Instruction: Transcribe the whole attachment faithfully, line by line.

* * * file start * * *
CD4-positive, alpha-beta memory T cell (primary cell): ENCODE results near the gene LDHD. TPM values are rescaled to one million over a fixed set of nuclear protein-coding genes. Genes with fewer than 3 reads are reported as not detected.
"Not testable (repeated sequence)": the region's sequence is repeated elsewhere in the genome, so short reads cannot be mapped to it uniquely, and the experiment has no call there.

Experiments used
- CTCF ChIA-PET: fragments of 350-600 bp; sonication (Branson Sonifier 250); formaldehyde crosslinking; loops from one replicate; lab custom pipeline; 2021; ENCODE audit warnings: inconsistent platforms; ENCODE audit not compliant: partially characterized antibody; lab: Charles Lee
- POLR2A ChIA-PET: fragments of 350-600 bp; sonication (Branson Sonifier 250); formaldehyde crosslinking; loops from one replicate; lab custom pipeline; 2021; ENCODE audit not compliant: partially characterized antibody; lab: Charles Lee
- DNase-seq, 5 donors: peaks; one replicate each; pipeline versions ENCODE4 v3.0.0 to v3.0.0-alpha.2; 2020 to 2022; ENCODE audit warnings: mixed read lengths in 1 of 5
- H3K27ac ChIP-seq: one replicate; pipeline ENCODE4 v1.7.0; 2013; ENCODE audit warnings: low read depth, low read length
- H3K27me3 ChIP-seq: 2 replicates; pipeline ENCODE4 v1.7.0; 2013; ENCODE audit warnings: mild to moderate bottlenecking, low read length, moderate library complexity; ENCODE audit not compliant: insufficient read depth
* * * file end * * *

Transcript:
CD4-positive, alpha-beta memory T cell (primary cell): ENCODE results near the gene LDHD. TPM values are rescaled to one million over a fixed set of nuclear protein-coding genes. Genes with fewer than 3 reads are reported as not detected.
"Not testable (repeated sequence)": the region's sequence is repeated elsewhere in the genome, so short reads cannot be mapped to it uniquely, and the experiment has no call there.

Experiments used
- CTCF ChIA-PET: fragments of 350-600 bp; sonication (Branson Sonifier 250); formaldehyde crosslinking; loops from one replicate; lab custom pipeline; 2021; ENCODE audit warnings: inconsistent platforms; ENCODE audit not compliant: partially characterized antibody; lab: Charles Lee
- POLR2A ChIA-PET: fragments of 350-600 bp; sonication (Branson Sonifier 250); formaldehyde crosslinking; loops from one replicate; lab custom pipeline; 2021; ENCODE audit not compliant: partially characterized antibody; lab: Charles Lee
- DNase-seq, 5 donors: peaks; one replicate each; pipeline versions ENCODE4 v3.0.0 to v3.0.0-alpha.2; 2020 to 2022; ENCODE audit warnings: mixed read lengths in 1 of 5
- H3K27ac ChIP-seq: one replicate; pipeline ENCODE4 v1.7.0; 2013; ENCODE audit warnings: low read depth, low read length
- H3K27me3 ChIP-seq: 2 replicates; pipeline ENCODE4 v1.7.0; 2013; ENCODE audit warnings: mild to moderate bottlenecking, low read length, moderate library complexity; ENCODE audit not compliant: insufficient read depth